Wednesday, 18 February 2015

“We scientists are on a warpath” – Gaia: Global Circus

Last Saturday evening, I had the great pleasure of attending the first UK performance (and, indeed, the first in English) of a play written by Pierre Daubigny and organised by Bruno Latour – ‘Gaia: Global Circus.’


It should be noted immediately that I am a total and complete plebeian when it comes to the theatre. Nevertheless, some thoughts:

What is Gaia? I am tempted to quote Hobbes and say a ‘mortal god.’ However, if we think of the famous frontispiece to Hobbes’ book, we find a problem with this allusion.


Hobbes' Leviathan, at least as it is visualised here, suggests something organ-ised in the most profound sense. Gaia, on the contrary, does not have – does not have yet – any sort of apparatus or dispositif (political, legal, religious, scientific) that could broadcast her 'eviction notices,' as I have called them, with anything approaching a singular, booming 'old Testament' kind of a voice. The phenomenology is more that of earth-shaking claps of thunder and blinding bolts of lightning that we are all stumbling around, bumping into each other trying to understand.

Galileo's 'and yet it moves' (apocryphal or not) is a crucial phrase. Oh, he had no idea! Certainly, Gaia has the authority to decide to 'move' as she pleases 'whether we like it or not' – so much more so than Galileo could even have imagined; however, one scientist's self-righteous mutterings does nothing for the problems we face.

It is this not-yet-assembledness that, I think, 'Gaia: Global Circus' explored. I will not attempt to summarise it in detail. It was too inventive and multi-layered to be précised in any useful way. From the very first scene, events constantly folded back on themselves, going one way and then stopping, resetting and approaching their topic from another angle, with an ever shifting array of personae.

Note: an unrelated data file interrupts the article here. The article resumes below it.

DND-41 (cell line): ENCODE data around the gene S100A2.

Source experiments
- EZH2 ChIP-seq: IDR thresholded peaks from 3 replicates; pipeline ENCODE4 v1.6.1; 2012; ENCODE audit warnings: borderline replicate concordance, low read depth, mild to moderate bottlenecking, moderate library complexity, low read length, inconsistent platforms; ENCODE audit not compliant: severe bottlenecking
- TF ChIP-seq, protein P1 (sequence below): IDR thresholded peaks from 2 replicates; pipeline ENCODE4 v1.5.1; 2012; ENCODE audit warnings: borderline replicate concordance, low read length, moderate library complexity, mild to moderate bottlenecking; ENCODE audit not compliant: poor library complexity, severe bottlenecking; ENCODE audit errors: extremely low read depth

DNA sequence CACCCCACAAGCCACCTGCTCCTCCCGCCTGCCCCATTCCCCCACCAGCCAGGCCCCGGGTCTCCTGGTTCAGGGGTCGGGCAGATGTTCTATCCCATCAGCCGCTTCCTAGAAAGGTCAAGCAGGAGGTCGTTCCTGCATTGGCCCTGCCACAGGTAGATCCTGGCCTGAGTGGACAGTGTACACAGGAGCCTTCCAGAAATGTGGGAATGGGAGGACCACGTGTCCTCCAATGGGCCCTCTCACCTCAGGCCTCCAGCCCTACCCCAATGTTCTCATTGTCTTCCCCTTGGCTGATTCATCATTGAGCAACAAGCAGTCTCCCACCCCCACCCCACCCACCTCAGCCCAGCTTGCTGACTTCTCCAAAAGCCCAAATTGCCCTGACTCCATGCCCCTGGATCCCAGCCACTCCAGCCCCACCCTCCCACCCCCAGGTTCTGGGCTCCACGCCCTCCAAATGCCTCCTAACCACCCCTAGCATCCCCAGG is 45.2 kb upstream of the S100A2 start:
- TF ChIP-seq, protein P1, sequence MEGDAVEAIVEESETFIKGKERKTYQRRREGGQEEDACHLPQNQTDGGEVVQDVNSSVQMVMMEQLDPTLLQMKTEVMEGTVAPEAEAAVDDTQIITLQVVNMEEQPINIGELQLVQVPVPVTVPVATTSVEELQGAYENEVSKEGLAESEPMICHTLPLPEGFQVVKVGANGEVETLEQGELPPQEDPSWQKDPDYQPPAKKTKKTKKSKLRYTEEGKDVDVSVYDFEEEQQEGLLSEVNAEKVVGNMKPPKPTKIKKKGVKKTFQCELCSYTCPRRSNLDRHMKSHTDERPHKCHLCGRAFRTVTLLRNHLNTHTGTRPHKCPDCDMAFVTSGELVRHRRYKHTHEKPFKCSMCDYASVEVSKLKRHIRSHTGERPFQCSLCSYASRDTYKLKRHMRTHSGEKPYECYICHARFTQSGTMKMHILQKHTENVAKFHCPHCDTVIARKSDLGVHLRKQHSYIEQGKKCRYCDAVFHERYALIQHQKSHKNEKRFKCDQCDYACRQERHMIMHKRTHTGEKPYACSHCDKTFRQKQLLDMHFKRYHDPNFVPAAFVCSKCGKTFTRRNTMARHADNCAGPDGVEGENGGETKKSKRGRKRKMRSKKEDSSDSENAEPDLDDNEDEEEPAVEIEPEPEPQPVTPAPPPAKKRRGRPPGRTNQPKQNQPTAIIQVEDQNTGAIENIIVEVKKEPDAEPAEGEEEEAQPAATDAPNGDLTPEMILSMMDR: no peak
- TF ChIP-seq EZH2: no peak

The star of the show was perhaps the canvas, the canopia or the ‘sheet with balloons attached to it,’ as one audience member commented, that dominated the stage. It could be manipulated in such a way that it was facing the audience and acting as a projection screen; at other times, it was pulled and tussled so as to convulse and summon up a storm; it lurked above the stage for a time before being pulled down so as to conceal and partition the space; finally, and by way of finale, it floated out over the audience, encapsulating them. This was an impressive technical achievement (although one of the actors did remark at the end on the difficulties they would be in if a balloon burst!), however it was also a poetic one as the device never seemed extraneous to the performance – on the contrary, it was integral.

A few words must be added for the four actors whose performances were remarkable, particularly considering that portions of the play relied heavily on improvisation and that they were doing this outside their first language. Being that funny and that engaging under those conditions deserves applause in itself.

And on that point, humour! A play on something as serious as climate change and environmental destruction could easily lapse into a kind of dour, pious sagacity. This was averted by simply being consistently very funny (as one might well expect from a Bruno Latour production).

The most important point is that the play attempted to enact the stuttering, uncertain beginnings of the representative invocation of a sovereign. We are not yet ready to carve Gaia’s image in brass, all her features clear and distinct. In terms of Gaia’s fictive representation, we remain at a much more impressionistic stage, for political, religious, artistic and scientific reasons. A stage well suited to... the stage!

On this point, a tangent beckons me... It'd also be interesting to investigate, in the style of von Uexküll, how Gaia perceives us. What are we to her? We are not ambulating beings, wandering around, faces wobbling, eyes blinking – we are chemicals and heat; we are a chemical burn, an itch. Perhaps that should be factored into our representations. Gaia is 'ticklish' but only in response to very specific stimuli. Our pleas will not be heard! She should not be imagined as having eyes, ears. Perhaps she should have a nose, a giant and over-sensitive nose. She will be monstrous, in any case. Maybe less a task for a fine artist than a cartoonist. Something out of H.P. Lovecraft.